You don’t have to go too far in Berlin to discover the traces and scars of the city’s history. For Ostalgie fans, nostalgic for aspects of life in East Germany, the city has a great deal to offer. For those who want to take a stroll in the footsteps of the GDR, here are a number of sights and attractions that should definitely not be missed.
February 3 would have been Hermann Henselmann’s 110th birthday. The head architect behind Strausberger Platz, Karl-Marx-Allee and Berlin’s TV Tower would have been a star in another time and place. Now it is up to us to honor his work.
image courtesy of jock+scott / photocase.de and Ringo Paulusch
Distinctive architecture attracts distinctive people. In this, Strausberger Platz is no different from Shanghai’s French Quarter or New York’s Meatpacking District. Authors, filmmakers, architects – as well as regular folk who don’t want to live somewhere regular – populate these hot spots.
In the aftermath of World War II, artists living in the Soviet-occupied zone initially aligned themselves to classical modernism. Art condemned by the Third Reich as degenerate, such as Expressionism, New Objectivity, Dadaism or avant-garde, experienced a brief renaissance. Alongside the philosopher Ernst Bloch and returning exiled writers Bert Brecht, Anna Seghers and Arnold Zweig, the former Expressionist Johannes R. Becher quickly became the central figure of cultural events.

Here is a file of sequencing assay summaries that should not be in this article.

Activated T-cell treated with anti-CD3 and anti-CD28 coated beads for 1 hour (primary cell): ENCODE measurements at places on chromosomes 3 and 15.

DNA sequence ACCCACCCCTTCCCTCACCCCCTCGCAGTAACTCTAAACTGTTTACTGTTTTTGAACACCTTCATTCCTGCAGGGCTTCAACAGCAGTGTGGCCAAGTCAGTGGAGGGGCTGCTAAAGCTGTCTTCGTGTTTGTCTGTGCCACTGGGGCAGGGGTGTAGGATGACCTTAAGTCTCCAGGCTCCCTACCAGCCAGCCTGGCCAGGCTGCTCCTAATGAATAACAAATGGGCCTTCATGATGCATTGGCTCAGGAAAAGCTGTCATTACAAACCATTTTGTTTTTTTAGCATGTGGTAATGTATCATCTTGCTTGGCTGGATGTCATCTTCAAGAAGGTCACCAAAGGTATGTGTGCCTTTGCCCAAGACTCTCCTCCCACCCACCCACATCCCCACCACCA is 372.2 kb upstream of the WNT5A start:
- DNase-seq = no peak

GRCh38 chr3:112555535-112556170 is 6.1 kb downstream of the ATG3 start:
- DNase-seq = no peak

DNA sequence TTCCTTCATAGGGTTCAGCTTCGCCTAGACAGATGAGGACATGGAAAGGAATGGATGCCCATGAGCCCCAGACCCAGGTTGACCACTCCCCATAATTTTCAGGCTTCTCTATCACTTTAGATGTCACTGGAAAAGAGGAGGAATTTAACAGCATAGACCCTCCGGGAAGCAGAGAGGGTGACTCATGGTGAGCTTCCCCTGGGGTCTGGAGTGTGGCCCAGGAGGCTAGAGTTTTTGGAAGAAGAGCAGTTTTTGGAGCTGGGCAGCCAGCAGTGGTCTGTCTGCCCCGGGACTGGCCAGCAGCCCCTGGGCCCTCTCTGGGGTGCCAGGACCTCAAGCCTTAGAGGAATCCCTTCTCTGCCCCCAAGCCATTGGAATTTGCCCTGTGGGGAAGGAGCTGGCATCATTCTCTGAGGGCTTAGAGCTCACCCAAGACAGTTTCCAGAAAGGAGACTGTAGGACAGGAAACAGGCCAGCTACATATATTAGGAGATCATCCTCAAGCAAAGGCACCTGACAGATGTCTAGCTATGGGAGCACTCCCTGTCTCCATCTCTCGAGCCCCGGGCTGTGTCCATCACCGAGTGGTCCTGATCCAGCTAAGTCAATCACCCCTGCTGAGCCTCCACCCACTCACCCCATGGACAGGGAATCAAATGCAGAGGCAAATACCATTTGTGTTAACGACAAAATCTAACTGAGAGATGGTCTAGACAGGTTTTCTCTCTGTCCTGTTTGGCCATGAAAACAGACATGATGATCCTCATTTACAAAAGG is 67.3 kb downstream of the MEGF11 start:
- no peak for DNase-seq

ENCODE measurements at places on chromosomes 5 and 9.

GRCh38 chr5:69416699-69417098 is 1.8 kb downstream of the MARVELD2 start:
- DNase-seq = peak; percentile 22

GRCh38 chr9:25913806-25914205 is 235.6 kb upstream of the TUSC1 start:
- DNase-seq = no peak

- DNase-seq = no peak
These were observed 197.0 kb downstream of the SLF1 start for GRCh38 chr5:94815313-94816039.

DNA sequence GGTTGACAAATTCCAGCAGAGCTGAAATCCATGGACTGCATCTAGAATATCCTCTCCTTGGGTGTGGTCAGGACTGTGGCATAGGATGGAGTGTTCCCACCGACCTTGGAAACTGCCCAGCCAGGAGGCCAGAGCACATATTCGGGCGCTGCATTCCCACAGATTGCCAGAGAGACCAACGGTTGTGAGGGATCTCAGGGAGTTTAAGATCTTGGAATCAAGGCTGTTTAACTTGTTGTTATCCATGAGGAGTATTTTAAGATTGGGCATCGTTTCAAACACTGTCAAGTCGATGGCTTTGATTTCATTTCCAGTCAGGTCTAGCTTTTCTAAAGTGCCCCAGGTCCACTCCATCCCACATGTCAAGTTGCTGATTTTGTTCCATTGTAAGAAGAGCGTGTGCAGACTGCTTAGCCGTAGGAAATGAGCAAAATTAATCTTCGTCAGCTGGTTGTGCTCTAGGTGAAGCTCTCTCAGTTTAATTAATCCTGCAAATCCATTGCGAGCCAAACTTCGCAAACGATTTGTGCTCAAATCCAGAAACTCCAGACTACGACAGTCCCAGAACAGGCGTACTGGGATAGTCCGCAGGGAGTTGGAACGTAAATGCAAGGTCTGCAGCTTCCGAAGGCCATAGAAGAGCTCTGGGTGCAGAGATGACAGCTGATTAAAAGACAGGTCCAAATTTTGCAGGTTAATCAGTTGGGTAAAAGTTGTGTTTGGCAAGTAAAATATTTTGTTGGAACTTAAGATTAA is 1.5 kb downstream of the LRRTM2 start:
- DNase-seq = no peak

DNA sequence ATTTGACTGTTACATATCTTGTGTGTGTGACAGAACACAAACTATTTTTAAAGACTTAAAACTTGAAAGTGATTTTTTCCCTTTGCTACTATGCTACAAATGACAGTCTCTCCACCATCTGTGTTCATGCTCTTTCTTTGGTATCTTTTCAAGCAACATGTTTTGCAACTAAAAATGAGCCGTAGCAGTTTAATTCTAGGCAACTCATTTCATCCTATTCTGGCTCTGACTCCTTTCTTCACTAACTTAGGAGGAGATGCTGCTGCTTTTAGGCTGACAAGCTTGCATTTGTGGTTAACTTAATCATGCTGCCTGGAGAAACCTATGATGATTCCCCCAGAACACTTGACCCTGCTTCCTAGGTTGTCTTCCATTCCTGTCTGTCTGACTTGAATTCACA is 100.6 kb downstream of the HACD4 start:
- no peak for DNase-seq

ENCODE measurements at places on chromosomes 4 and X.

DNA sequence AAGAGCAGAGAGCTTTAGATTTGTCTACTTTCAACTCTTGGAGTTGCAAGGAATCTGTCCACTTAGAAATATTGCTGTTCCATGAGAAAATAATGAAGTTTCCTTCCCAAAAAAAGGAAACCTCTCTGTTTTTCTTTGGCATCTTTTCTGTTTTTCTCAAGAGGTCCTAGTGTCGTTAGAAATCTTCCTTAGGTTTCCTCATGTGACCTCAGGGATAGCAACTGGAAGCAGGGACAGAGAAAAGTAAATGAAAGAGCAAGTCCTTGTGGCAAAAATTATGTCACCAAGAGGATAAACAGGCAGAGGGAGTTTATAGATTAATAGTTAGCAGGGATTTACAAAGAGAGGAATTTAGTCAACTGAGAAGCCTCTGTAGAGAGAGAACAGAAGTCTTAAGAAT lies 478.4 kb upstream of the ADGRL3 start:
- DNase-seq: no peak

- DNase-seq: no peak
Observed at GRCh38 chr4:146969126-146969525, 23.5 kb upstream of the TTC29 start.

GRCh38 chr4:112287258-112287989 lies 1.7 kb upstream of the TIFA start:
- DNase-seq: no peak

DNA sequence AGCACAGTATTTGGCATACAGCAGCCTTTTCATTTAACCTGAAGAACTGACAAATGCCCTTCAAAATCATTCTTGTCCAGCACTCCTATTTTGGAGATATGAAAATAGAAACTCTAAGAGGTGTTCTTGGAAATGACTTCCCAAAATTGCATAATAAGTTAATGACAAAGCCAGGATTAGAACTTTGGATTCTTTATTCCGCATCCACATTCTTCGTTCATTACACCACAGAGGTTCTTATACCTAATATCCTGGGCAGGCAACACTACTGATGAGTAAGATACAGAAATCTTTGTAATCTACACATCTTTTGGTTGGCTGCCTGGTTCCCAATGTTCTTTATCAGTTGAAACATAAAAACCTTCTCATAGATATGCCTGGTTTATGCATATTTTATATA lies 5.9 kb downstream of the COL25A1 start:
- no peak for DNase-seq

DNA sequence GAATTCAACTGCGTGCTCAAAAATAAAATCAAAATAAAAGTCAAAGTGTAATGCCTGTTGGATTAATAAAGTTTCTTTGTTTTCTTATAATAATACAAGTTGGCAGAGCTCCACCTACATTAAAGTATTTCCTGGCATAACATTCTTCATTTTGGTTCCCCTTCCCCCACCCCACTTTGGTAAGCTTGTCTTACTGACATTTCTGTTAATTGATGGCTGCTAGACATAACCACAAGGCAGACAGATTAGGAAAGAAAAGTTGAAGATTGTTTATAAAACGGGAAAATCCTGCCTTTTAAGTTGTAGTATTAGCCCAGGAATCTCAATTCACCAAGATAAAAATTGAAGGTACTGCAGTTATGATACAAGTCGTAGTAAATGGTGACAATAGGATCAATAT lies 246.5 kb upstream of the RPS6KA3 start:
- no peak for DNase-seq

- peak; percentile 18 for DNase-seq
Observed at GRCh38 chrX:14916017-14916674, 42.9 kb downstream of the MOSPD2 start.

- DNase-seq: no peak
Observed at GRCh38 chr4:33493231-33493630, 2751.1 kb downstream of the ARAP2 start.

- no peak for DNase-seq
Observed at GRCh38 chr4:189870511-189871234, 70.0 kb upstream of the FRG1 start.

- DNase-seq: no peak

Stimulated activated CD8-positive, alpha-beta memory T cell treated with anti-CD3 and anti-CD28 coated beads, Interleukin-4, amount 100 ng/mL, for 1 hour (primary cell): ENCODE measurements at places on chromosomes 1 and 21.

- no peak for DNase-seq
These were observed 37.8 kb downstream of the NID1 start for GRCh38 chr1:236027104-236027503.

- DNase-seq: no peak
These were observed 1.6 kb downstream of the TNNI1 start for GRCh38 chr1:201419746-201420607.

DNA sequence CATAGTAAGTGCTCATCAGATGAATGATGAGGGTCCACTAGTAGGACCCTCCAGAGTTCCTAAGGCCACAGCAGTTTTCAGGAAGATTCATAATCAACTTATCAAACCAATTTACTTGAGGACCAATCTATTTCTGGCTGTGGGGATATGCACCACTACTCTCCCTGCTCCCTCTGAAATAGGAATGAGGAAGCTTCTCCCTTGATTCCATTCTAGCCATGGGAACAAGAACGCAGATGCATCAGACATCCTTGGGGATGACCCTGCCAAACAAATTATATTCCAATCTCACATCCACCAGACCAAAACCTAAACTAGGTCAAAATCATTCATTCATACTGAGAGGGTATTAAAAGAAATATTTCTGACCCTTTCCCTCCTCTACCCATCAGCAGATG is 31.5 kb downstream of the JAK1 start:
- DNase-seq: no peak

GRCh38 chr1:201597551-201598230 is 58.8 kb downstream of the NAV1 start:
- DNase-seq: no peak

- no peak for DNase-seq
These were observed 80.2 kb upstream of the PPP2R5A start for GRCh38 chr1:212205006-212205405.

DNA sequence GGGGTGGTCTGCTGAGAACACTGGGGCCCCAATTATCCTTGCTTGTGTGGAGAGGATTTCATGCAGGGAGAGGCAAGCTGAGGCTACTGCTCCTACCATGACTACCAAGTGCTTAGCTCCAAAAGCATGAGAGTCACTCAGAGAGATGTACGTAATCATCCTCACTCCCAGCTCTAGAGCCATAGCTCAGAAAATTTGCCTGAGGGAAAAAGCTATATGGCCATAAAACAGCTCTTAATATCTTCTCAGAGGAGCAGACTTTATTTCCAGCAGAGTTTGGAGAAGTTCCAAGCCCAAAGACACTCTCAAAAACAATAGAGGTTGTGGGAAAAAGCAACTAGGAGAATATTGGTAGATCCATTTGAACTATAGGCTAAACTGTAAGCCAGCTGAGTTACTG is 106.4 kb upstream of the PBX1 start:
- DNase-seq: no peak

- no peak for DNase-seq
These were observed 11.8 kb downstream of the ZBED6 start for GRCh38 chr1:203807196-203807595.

When most people are asked about GDR architecture, their thoughts turn automatically to the extensive Plattenbau projects constructed with pre-fabricated concrete slabs. It might come as something of a surprise to hear that both the architecture and the art that came out of East Germany had much more to offer than just this. The architecture of this period gave birth to buildings with a variety of styles, many of which still adorn Berlin’s streets today.